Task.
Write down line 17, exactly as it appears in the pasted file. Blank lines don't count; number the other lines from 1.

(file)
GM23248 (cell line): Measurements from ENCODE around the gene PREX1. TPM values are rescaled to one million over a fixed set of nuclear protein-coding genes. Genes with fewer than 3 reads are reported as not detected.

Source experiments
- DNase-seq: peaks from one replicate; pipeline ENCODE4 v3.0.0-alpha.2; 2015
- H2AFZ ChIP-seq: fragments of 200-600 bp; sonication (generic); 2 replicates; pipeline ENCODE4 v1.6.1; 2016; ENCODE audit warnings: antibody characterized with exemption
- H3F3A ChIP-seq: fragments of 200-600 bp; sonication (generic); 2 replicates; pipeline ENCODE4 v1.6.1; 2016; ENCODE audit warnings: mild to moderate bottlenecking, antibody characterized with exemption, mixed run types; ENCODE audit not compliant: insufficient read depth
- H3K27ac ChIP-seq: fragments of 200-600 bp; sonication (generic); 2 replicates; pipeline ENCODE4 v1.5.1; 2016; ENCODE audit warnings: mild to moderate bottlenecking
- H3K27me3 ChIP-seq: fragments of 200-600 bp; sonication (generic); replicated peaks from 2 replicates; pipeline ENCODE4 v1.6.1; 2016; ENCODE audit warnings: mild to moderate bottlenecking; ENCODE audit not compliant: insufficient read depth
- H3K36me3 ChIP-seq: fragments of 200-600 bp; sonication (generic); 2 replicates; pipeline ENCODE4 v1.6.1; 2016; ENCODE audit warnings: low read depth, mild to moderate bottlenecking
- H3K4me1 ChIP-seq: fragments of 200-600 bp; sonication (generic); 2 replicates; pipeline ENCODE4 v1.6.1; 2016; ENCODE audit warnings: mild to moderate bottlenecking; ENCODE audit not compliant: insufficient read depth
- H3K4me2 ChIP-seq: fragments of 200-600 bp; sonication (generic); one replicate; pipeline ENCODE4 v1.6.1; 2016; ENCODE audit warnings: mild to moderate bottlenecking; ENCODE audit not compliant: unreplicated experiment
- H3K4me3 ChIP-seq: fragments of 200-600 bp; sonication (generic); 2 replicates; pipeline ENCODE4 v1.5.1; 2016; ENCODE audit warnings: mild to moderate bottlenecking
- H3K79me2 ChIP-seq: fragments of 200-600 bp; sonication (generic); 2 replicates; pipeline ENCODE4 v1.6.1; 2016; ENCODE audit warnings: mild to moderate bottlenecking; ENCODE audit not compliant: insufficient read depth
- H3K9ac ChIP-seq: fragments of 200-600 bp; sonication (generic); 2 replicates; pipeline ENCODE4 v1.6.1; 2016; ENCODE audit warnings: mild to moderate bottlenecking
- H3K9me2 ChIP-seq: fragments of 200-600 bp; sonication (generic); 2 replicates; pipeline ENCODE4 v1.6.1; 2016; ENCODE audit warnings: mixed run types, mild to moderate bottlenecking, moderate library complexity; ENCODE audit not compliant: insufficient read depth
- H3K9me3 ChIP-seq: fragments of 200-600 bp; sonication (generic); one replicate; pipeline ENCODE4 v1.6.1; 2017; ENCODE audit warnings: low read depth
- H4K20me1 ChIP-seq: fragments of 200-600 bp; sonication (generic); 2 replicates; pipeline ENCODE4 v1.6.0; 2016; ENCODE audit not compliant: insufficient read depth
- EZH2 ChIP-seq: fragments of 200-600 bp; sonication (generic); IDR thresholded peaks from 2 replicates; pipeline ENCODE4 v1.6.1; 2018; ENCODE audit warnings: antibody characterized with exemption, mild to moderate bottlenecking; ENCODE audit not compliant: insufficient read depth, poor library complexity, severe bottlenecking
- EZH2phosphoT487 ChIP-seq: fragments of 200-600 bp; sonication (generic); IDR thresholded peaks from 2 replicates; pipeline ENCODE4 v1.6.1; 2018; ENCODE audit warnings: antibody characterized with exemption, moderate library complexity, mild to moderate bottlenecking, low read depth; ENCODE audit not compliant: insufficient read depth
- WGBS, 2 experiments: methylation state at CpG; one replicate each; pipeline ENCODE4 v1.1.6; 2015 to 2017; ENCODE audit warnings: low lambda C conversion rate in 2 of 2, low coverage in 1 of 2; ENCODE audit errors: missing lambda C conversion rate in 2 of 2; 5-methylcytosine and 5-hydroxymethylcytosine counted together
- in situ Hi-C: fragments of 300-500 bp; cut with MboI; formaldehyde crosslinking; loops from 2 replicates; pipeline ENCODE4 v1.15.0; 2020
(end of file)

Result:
- EZH2 ChIP-seq: fragments of 200-600 bp; sonication (generic); IDR thresholded peaks from 2 replicates; pipeline ENCODE4 v1.6.1; 2018; ENCODE audit warnings: antibody characterized with exemption, mild to moderate bottlenecking; ENCODE audit not compliant: insufficient read depth, poor library complexity, severe bottlenecking